Purpose of the School Board Nominating Committee (SBNC)
The purpose of the School Board Nominating is to produce the best qualified people to serve the community on the Edgemont School Board. The process is designed to:
- Encourage qualified residents to make themselves available to serve
- Establish a fair and judicious means for evaluating and recommending candidates for the School Board
- Make campaigning less necessary or less likely by ensuring a fair and open process for their nomination.
Organized on a nonpartisan basis, under the sponsorship of the Edgemont Community Council, the Committee interviews each resident who has expressed an interest in being a candidate for the Board. After the interview process, the Committee recommends candidates to fill the number of positions available.
The Committee is composed of nineteen members (not including alternates): two from each of the eight civic associations; two elected by the Edgemont Community Council, and one designated student from the high school student government. Eligibility requirements and rules of procedure are set forth in the Committee’s By-Laws.
The chairman of the SNBC for the 2017-2018 school year is Lisa Decker
More “About” the SBNC
The School Board Nominating Committee (SBNC) is one of the primary reasons the Edgemont school district is top notch. Its role is to recruit people to run for the Board of Education and to provide a vetting process. The vetting process is rigorous and assures that our Board of Education is comprised of high quality people committed to providing Edgemont’s children with the best education possible while balancing the needs of the taxpayers. Edgemont residents have relied on the School Board Nominating Committee process since 1935, with its first “by-laws” adopted in 1958, to do the heavy lifting of becoming informed about the needs of the school district, finding good people to run for the Board of Education, and then rigorously interviewing those people and endorsing those the SBNC determines would make good School Board members, up to the number of open available school board seats.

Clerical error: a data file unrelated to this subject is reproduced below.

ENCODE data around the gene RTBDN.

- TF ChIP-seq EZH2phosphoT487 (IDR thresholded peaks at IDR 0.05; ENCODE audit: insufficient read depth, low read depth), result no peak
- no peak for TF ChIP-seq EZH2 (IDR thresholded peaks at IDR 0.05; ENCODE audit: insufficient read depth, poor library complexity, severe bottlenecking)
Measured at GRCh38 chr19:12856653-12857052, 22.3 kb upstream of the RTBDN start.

The School Board Nominating Committee process also avoids some of the challenges that occur in other communities in Westchester. Some of these challenges include 1. School board members who are one issue candidates, 2. Campaigns that can divide the community and can be ugly, 3. Campaigns that can cost tens of thousands of dollars and preclude good people from running for the board of educations, 4. Partisan candidates.
The Edgemont Community Council, which sponsors the SBNC, has occasionally conducted studies to ascertain that Edgemont is well served by the nominating committee and to update the rules if so necessary. The last study conducted by a sub-committee in the late 1990s showed a strong correlation in Westchester between those school districts with some sort of board nominating committee and a high-quality school district.
Many board members, both past and present, have said that they would not have run for the Board of Education if they had to campaign for the seat. They would not have wanted to be part of a campaign process or to spend the funds required.
How does the SBNC work?
Each of the eight civic associations plus the Edgemont Community Council nominates three people from its neighborhood to serve on the SBNC. Two are regular members and one is a substitute in case a regular member cannot fulfill his/her obligations. Regular members serve for up to two years (and are often succeeded by the substitute who has been through the process). SBNC members must have lived in Edgemont for at least three years and meet a few other requirements. One of the strengths of the SBNC is that by consisting of residents from across Edgemont, both in terms of age and geography, the group has a wide and deep knowledge of Edgemont and its residents.